Cabaret Festival

Cabaret Festival Review: Adelaide Tonight

A nostalgic trip down memory lane for Baby-Boomer Adelaideans

A nostalgic trip down memory lane for Baby-Boomer Adelaideans

Presented by: Adelaide Cabaret Festival
Reviewed: 16 June, 2023

Dripping in the glitz and glamour of yesteryear, Bob Downe and Anne ‘Willsy’ Wills have brought the golden age of variety television to the Adelaide Cabaret Festival. Opening some seriously vintage adverts beamed above the retro stage layout (including a real camera from the 1960s Channel 9 studios), audiences are transported to another time.

Bob and Willsy are the hosts for the night. Between them they have more costume changes than a Madonna concert and they aren’t ashamed to revel in it. From sparkly frocks that skinned about thirty fraggles to gold tracksuits, not to mention Bob’s “Ken wig” it’s all the polyster we could muster from the 60s returning to the stage.

Throughout the hour-long show, guests join the hosts and talented band of Sam Leske (Guitar), Nick Sinclair (Double Bass), Chris Neale (Drums) and Bev Kennedy (Piano) for a wide variety of songs, banter and nostalgia.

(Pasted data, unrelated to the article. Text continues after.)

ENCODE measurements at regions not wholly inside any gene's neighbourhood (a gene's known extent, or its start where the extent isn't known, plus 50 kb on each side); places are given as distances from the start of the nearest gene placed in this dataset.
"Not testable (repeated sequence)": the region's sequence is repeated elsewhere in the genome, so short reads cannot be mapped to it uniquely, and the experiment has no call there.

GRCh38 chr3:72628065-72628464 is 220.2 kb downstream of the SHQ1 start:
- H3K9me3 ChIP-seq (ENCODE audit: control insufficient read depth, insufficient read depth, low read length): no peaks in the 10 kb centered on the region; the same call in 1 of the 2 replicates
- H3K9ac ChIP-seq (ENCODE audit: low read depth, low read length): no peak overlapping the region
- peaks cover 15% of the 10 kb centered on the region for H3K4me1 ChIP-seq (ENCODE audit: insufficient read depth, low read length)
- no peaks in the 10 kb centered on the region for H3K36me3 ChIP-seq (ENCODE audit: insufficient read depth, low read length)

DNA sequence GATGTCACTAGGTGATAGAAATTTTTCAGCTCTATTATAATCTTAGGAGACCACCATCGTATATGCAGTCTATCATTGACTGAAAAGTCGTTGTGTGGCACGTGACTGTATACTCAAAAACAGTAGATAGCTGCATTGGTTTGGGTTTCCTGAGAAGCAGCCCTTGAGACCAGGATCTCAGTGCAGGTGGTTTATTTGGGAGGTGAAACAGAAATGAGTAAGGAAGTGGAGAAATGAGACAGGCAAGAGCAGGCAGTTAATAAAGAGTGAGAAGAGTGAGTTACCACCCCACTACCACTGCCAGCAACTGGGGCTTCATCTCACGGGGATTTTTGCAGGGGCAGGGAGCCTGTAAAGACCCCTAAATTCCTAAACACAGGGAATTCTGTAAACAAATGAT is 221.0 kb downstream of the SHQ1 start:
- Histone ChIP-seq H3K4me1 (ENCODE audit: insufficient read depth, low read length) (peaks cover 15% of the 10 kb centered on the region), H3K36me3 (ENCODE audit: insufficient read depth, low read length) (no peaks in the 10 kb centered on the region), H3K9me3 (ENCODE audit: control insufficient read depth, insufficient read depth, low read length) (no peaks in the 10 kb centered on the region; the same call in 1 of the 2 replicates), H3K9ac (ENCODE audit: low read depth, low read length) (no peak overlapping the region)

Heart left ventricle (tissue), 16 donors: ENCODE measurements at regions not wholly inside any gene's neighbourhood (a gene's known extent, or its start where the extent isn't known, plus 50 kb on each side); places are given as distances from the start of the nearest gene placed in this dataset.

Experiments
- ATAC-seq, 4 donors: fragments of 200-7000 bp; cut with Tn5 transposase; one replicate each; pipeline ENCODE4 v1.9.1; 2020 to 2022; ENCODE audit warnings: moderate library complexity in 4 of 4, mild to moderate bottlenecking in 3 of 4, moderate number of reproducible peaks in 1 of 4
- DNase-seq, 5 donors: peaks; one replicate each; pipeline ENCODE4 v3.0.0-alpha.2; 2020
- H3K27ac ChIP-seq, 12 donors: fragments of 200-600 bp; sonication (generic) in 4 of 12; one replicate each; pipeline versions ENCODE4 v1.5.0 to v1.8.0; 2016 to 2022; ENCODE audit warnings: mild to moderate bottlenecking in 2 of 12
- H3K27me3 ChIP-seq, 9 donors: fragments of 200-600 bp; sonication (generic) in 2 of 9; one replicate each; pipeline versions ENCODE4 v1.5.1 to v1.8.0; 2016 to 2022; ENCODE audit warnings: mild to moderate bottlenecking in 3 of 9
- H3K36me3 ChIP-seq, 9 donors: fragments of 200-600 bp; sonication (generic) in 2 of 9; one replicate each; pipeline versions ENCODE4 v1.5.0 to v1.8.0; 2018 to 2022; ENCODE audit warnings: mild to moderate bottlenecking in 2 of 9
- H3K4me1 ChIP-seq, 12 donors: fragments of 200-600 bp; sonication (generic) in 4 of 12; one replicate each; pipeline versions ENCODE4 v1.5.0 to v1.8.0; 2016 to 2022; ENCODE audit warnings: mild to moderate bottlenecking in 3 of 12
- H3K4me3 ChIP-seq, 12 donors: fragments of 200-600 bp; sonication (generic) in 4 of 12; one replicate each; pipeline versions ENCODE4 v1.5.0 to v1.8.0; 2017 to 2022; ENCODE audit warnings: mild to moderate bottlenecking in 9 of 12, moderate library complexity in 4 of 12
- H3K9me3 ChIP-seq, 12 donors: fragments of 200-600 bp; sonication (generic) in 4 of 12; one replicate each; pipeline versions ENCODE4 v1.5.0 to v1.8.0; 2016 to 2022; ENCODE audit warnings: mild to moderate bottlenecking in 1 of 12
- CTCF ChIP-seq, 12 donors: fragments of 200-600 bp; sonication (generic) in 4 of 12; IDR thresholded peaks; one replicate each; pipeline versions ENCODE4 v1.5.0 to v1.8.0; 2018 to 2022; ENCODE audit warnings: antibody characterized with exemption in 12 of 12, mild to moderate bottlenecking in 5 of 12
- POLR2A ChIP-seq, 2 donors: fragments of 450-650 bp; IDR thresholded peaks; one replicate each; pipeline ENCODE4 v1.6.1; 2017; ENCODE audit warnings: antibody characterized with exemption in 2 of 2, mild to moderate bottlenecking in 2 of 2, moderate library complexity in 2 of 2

Willsy’s sister, Susan joins for a duet and some brilliant archive footage of their time entertaining the troop, as well as Willsy’s first performance on the Festival Theatre stage back in 1973. Pastel Vespa brings a Spanish vibe to the Beatles dueting with Bob. Michael Griffiths goes bi-coastal with some Peter Allen. The banter is highly entertaining to the target audience demographic, but a little tired and dated. Some of the jokes punch down and are not particularly aimed at a contemporary audience. But it was a different time; a time when Bob Down was considered risqué. He walked so that contemporary performers, like Reuben Kaye in the theatre next door, could run.

The highlight and real humour of the night is special guest Jan van de Stool (Queenie van de Zandt) who covers a controversial competition finale and sings an epic final number, haunted by someone with a truly awesome voice (would Queenie please take a bow).

Every performer is strong and clearly experienced idols of Australian TV and stage. Overall, this type of variety entertainment certainly has its place in history, and those who were young and exploring their liberal freedom in the day will thoroughly enjoy every minute. For some however, it might be better to move on to fresher and more relevant perspectives of the world.

Reviewed by Hayley Horton

Photo credit: Claudio Raschella

Venue: The Space Theatre, Adelaide Festival Centre
Season: Thursday 15 June – Sunday 18 June, 6pm
Duration: 60 minutes
Tickets: $49.00

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